This, and many of our other activities are designed to engage students in hands-on STEM experiences in order to improve their understanding of fundamental concepts in a way that capitalizes upon their design, visualization, creativity and teamwork skills and yearnings.


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For this activity, students were given sand blocks and toothpicks. They were told to construct a bat cave using the materials. After they finished, they teamed up with their friends to create even bigger structures!


Tracing Ghosts

The tactile experience (touching a letter with your finger) is important for building a memory trace.20181010_100911

This enables students to acquaint the name of each letter with a visual representation for the letter sound.


For a child who is struggling with their letters, the sooner they can integrate the sound of the letter with what it looks like, the sooner their writing contains more meaning for them.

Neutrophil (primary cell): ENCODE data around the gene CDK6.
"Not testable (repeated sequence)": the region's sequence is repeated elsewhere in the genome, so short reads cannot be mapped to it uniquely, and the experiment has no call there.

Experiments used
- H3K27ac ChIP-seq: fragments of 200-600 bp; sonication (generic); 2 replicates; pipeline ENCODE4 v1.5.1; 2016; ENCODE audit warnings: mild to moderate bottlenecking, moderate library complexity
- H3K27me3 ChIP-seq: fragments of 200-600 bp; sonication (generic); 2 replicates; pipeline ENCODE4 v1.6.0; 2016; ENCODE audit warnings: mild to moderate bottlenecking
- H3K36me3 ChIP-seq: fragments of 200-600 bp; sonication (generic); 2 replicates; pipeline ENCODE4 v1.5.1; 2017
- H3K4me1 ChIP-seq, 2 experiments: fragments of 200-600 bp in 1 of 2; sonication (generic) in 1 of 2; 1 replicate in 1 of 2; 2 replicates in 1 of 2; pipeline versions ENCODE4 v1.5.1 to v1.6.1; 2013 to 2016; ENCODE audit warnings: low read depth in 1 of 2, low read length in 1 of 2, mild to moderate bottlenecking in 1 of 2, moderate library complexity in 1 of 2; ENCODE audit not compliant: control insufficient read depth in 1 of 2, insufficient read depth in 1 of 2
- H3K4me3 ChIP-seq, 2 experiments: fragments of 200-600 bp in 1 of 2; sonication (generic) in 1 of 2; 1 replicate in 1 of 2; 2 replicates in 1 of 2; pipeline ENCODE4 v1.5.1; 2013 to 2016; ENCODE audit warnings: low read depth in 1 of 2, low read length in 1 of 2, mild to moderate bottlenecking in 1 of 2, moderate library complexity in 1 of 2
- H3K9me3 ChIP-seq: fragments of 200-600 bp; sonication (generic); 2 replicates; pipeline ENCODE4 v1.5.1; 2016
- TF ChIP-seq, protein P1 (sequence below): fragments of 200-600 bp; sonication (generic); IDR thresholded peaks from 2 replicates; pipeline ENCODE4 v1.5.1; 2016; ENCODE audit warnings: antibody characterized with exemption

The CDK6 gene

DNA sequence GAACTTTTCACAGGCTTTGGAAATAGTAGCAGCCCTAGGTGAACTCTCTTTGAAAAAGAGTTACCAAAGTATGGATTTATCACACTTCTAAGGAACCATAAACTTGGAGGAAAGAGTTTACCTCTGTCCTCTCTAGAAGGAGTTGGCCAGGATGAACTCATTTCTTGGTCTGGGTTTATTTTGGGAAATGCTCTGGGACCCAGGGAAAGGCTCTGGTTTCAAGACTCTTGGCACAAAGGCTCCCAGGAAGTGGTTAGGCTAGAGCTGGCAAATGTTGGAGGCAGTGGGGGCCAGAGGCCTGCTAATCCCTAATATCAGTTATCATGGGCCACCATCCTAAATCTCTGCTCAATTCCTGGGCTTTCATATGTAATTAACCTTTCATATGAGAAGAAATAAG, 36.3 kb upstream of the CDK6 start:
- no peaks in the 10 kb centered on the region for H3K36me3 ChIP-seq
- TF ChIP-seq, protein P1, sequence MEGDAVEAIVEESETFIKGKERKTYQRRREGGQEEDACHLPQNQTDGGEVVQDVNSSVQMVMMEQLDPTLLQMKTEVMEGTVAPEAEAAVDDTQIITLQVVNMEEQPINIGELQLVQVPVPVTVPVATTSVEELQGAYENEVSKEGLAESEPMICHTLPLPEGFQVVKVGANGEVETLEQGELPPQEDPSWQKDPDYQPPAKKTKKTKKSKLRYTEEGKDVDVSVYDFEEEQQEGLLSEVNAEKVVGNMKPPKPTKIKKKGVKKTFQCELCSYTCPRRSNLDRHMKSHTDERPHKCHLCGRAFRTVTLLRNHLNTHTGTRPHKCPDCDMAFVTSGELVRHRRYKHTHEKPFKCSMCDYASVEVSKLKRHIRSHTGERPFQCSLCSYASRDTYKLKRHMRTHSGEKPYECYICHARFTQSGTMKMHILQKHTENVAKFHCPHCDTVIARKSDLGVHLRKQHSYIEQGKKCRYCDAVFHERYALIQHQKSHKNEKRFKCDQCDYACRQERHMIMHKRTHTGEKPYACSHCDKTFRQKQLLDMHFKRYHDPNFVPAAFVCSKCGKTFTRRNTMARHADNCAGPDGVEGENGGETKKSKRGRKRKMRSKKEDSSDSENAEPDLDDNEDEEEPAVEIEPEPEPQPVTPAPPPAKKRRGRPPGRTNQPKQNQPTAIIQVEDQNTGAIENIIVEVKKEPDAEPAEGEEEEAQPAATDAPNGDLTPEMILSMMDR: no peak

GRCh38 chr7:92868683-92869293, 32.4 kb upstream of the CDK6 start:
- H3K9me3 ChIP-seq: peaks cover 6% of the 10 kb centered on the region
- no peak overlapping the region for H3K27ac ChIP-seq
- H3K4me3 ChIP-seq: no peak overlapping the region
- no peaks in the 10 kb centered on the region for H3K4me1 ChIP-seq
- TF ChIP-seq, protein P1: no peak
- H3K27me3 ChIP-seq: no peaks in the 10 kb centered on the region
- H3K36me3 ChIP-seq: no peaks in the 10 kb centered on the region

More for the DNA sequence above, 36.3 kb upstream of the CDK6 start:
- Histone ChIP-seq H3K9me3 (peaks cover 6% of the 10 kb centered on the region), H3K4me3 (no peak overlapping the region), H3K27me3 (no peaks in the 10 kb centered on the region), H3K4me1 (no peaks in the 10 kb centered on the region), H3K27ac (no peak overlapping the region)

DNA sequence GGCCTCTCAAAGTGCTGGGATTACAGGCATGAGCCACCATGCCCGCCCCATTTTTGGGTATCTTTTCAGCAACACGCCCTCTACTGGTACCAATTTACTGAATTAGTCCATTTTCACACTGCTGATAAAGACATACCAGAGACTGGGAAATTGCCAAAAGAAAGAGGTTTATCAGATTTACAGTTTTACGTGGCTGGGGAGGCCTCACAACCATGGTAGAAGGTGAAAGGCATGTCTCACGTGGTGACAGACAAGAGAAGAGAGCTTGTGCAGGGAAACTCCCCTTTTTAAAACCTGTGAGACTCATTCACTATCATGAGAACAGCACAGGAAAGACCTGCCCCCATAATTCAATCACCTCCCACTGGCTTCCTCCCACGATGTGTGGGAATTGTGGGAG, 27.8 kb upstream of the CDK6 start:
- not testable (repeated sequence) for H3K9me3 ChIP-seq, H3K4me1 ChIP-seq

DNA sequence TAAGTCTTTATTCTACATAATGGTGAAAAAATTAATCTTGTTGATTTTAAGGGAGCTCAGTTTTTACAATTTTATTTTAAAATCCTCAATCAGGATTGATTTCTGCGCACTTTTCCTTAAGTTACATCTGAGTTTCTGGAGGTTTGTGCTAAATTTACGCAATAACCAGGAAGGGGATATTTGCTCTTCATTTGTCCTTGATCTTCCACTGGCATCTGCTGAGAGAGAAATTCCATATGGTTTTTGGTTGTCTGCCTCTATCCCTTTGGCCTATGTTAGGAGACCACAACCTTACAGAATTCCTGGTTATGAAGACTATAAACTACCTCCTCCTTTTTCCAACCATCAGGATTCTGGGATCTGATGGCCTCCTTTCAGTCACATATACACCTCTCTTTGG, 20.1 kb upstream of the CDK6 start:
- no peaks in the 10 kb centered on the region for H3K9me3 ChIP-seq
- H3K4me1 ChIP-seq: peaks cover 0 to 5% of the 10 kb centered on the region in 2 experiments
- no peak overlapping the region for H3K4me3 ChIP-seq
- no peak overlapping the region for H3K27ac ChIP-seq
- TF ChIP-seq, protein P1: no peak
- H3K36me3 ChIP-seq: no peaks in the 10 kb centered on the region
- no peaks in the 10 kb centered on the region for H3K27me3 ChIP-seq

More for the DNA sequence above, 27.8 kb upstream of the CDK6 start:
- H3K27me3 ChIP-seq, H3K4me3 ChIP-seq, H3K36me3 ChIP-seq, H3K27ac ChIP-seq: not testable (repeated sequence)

For this activity, we talked about the letters in the word GHOST, particularly the letter G.


We discussed words that begin with this letter, and then broke up additional letters into their component parts. Using our fingers, we moved to our writing trays, where we traced the letter G, using white paint and glitter.


Exploding Monsters

Preschoolers are actively engaged in scientific learning, both inside the classroom and out. As they ask questions and seek answers to their “how” and “why” questions, they are beginning to practice scientific investigation. Science is also a way to find out about the world through exploration.


Children are investigators by nature. When their natural desire to investigate is nurtured,  young children develop scientific minds. In our classroom, we create environments that engage the senses of our young students and allow them to sort and classify, handle, observe, and ask questions, which is how they construct ideas about the physical and natural world.


For this activity, we used vinegar, baking soda, and play dough to create exploding monsters! Introducing chemistry to young children at the beginning of their academic journeys is very exciting and aids their capacity to grasp more elaborate scientific concepts later on.


Chemistry also provides an exciting supplement to their learning as they perceive and learn about predictable actions. Lastly, experiments conducted independently make them more meaningful to your little scientist!